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Freakonomics by Steven D. Levitt
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Freakonomics (original 2005; edition 2005)

by Steven D. Levitt, Stephen J. Dubner, Stephen J. Dubner (Narrator)

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Member:ucayman
Title:Freakonomics
Authors:Steven D. Levitt
Other authors:Stephen J. Dubner, Stephen J. Dubner (Narrator)
Info:Books on Tape (2005), Audio Cassette
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Work details

Freakonomics: A Rogue Economist Explores the Hidden Side of Everything by Steven D. Levitt (Author) (2005)

Recently added byVitxalmour, private library, jankoza, gottajetta2, rondavis, waynemichael, CKHarwood, bujeya
Legacy LibrariesDavid Foster Wallace, Tim Spalding
  1. 182
    Predictably Irrational: The Hidden Forces That Shape Our Decisions by Dan Ariely (_Zoe_)
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    conceptDawg: Similar content, same authors. If you liked one you'll like the other.
  3. 70
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    waitingtoderail: A much better book than Freakonomics, as wide-ranging but not as scattershot.
  4. 40
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  9. 32
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    mercure: The freakonomics of democracy
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(see all 20 recommendations)

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» See also 272 mentions

English (382)  Spanish (4)  French (4)  Vietnamese (1)  Dutch (1)  Swedish (1)  Italian (1)  All (394)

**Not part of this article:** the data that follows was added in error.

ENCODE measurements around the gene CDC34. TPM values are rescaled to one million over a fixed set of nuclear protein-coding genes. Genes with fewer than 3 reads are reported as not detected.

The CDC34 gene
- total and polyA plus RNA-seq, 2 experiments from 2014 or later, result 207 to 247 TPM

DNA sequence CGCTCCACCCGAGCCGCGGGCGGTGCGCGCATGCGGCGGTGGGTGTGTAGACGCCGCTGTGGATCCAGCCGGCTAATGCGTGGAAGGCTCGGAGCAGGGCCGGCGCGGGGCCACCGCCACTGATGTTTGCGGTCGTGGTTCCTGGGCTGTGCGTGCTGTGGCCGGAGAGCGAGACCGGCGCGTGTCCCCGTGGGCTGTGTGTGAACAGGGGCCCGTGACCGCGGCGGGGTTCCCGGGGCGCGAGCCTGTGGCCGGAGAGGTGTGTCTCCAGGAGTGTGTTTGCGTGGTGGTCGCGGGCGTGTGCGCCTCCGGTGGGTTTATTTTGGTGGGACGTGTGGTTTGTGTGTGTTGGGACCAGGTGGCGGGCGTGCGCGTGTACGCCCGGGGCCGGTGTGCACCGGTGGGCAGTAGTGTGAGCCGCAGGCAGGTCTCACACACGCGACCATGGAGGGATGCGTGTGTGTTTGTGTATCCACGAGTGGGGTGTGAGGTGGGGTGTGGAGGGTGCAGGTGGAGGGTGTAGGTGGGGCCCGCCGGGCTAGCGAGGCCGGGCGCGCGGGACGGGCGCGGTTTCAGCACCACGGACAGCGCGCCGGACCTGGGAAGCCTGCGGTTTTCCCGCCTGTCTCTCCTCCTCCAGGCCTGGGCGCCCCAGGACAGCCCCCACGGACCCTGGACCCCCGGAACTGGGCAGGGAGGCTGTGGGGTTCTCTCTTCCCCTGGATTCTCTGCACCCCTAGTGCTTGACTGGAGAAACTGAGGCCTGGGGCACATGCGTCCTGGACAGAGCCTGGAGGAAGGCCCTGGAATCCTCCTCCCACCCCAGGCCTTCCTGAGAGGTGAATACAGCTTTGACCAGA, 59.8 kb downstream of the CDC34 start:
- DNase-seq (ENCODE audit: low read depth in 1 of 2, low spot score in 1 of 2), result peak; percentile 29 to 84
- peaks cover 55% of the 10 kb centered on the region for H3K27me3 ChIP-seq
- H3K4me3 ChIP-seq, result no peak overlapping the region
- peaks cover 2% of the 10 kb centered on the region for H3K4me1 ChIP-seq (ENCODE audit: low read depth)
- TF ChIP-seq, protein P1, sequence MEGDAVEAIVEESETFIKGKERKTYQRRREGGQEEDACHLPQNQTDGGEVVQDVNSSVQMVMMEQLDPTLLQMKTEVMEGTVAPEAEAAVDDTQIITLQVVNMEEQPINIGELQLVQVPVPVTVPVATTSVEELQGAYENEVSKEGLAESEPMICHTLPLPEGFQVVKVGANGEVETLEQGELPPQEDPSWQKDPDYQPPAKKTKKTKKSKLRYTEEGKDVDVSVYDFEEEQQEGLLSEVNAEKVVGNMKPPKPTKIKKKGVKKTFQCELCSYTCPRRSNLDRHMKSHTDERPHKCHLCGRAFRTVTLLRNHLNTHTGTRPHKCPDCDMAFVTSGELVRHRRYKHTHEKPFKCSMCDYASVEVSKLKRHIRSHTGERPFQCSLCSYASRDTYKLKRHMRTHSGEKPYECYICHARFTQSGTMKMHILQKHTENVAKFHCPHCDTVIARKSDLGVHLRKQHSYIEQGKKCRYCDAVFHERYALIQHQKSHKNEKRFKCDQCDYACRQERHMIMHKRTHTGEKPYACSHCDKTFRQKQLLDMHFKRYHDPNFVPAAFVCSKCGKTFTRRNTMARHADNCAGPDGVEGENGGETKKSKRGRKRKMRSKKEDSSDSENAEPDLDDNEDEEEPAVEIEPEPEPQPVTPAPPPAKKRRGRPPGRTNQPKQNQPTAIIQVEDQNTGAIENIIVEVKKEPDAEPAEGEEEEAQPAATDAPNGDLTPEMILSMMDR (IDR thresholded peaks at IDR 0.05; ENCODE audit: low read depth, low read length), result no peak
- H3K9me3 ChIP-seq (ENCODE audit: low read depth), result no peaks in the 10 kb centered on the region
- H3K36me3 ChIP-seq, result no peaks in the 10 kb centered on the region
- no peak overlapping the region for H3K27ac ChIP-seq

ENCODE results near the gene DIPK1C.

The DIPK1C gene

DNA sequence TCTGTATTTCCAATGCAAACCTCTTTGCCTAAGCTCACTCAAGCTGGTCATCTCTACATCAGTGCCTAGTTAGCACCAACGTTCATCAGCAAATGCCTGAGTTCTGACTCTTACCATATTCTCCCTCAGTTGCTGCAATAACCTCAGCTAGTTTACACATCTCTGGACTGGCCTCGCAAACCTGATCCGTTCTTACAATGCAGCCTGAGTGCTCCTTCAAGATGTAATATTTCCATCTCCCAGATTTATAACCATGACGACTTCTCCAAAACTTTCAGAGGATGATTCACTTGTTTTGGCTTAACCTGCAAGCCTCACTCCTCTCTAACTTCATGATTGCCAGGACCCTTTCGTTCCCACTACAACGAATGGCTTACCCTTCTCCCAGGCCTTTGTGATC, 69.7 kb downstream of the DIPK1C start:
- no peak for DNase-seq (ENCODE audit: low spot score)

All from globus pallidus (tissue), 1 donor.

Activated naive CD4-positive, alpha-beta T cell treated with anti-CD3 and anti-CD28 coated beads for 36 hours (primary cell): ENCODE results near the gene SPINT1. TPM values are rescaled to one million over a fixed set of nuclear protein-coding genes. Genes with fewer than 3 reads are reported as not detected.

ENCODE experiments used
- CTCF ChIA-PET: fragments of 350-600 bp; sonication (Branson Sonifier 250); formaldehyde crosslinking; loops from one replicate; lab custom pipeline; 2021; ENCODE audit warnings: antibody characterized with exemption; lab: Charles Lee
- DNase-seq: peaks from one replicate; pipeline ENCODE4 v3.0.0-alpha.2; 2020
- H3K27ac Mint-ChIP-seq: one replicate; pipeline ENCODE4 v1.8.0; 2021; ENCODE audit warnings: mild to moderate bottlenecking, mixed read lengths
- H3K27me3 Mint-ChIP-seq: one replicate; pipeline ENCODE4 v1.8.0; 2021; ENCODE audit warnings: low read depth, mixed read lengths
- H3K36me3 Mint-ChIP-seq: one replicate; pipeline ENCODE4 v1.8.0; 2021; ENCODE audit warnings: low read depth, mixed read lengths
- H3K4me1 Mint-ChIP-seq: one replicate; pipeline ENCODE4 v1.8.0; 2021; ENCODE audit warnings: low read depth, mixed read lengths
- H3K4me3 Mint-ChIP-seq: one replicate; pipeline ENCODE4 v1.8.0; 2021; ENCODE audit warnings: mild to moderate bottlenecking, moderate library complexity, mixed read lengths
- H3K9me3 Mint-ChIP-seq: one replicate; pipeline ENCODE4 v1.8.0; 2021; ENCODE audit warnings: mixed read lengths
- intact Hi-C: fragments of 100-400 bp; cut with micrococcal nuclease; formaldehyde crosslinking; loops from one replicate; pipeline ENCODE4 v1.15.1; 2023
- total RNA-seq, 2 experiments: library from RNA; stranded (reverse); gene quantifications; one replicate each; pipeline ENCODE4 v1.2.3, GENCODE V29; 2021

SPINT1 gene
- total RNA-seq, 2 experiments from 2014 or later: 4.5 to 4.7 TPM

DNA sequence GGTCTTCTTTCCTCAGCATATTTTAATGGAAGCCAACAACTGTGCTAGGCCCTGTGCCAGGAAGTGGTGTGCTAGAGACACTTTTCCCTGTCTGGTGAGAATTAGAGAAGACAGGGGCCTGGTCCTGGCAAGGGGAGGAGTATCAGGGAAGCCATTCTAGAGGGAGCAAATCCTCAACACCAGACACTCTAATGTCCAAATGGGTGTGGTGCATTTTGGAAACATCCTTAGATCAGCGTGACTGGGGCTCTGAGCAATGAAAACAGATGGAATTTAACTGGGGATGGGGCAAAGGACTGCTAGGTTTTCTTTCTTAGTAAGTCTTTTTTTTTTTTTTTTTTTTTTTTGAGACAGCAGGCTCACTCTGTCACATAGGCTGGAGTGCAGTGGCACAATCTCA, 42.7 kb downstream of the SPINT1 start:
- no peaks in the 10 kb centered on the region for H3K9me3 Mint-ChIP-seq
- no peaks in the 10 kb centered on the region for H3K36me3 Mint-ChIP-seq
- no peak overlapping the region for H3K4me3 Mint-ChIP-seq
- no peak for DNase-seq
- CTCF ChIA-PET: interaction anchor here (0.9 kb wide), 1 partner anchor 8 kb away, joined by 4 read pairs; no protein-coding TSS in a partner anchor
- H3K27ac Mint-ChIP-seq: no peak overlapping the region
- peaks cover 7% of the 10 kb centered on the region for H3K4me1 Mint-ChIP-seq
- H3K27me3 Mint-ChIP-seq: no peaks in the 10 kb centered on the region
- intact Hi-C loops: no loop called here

Showing 1-5 of 382 (next | show all)
Economics is a science with excellent tools for gibing answers but a serious shortage of interesting questions. His particular fig is the ability to ask such questions. When moral posturing is replaced by an honest assessment of the data, the result is often a new surprising insight. Incentive are the cornerstone of modern life. the conventional wisdom is often wrong.Knowing what to measure and how to measure it makes a complicated world much less so. Economic forces change the way a person thinks and behave in a given situation. (Starpower)
  ronpetrich | Mar 19, 2018 |
This book actually piqued my interest in Economics, something that i thought was impossible. ( )
  DelightedLibrarian | Jan 2, 2018 |
I don't know very much about formal economics, but this is a lively read with a number of intriguing correlations aid out before the reader. ( )
  DinadansFriend | Nov 10, 2017 |
Interesting, but mostly as a source of cocktail-party ammo. Some of the anecdotes and comparisons are too cute for their own intellectual sake. ( )
  mrgan | Oct 30, 2017 |
This was a great book. It really made economics and everyday life come together. It would be cool to have lunch with the authors. ( )
  Jewel.Barnett | Sep 6, 2017 |
Showing 1-5 of 382 (next | show all)
Economists can seem a little arrogant at times. They have a set of techniques and habits of thought that they regard as more ''rigorous'' than those of other social scientists. When they are successful -- one thinks of Amartya Sen's important work on the causes of famines, or Gary Becker's theory of marriage and rational behavior -- the result gets called economics. It might appear presumptuous of Steven Levitt to see himself as an all-purpose intellectual detective, fit to take on whatever puzzle of human behavior grabs his fancy. But on the evidence of ''Freakonomics,'' the presumption is earned.
 
added by Shortride | editThe Economist (pay site) (May 12, 2005)
 
The book, unfortunately titled Freakonomics, is broken into six chapters, each posing a different social question. Levitt and Dubner answer them using empirical research and statistical analysis. And unlike academics who usually address these matters, they don't clutter the prose with a lot of caveats. They just show you the goods.
added by Shortride | editTime, Amanda Ripley (Apr 24, 2005)